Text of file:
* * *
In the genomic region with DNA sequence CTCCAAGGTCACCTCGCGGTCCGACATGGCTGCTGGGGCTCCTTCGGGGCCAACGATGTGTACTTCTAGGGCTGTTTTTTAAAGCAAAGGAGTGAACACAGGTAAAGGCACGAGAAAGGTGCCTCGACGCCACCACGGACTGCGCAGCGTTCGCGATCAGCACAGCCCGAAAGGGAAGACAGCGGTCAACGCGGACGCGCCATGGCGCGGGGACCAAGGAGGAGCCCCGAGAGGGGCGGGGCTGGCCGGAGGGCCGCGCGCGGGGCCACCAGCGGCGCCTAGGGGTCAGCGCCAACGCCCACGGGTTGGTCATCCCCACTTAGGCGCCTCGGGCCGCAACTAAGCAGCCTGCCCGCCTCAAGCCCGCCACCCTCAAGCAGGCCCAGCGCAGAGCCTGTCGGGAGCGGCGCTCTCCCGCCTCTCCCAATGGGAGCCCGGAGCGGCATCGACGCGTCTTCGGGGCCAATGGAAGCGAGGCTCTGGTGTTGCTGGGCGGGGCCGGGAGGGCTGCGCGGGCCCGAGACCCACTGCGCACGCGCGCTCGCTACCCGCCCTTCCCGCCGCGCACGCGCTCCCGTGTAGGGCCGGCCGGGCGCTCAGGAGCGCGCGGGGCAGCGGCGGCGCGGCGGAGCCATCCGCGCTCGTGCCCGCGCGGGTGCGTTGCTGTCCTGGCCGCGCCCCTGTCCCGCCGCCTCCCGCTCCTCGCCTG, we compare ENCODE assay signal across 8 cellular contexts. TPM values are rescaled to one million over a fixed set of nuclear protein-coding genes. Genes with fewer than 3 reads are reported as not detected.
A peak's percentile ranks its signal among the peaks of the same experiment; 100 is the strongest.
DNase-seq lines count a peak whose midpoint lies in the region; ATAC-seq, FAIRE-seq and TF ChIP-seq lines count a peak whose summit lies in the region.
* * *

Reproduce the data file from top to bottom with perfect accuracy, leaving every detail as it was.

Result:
In the genomic region with DNA sequence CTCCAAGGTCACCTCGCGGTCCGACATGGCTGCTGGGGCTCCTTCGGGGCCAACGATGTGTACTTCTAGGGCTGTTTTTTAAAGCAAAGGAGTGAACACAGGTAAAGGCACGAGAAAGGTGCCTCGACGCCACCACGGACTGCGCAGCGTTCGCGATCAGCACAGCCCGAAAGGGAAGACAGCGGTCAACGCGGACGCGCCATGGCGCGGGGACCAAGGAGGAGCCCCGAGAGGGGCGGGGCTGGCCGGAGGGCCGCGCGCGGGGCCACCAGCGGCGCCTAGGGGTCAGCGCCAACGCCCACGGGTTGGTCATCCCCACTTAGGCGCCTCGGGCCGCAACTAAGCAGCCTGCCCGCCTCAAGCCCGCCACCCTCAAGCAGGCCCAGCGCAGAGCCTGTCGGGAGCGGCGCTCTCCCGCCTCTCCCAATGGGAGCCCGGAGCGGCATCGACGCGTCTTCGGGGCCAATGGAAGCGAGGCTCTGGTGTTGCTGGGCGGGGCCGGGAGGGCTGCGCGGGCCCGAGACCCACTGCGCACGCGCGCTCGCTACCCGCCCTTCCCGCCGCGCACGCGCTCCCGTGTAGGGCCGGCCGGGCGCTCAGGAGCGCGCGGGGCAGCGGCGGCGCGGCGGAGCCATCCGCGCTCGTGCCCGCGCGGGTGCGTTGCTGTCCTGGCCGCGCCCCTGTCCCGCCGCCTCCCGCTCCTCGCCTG, we compare ENCODE assay signal across 8 cellular contexts. TPM values are rescaled to one million over a fixed set of nuclear protein-coding genes. Genes with fewer than 3 reads are reported as not detected.
A peak's percentile ranks its signal among the peaks of the same experiment; 100 is the strongest.
DNase-seq lines count a peak whose midpoint lies in the region; ATAC-seq, FAIRE-seq and TF ChIP-seq lines count a peak whose summit lies in the region.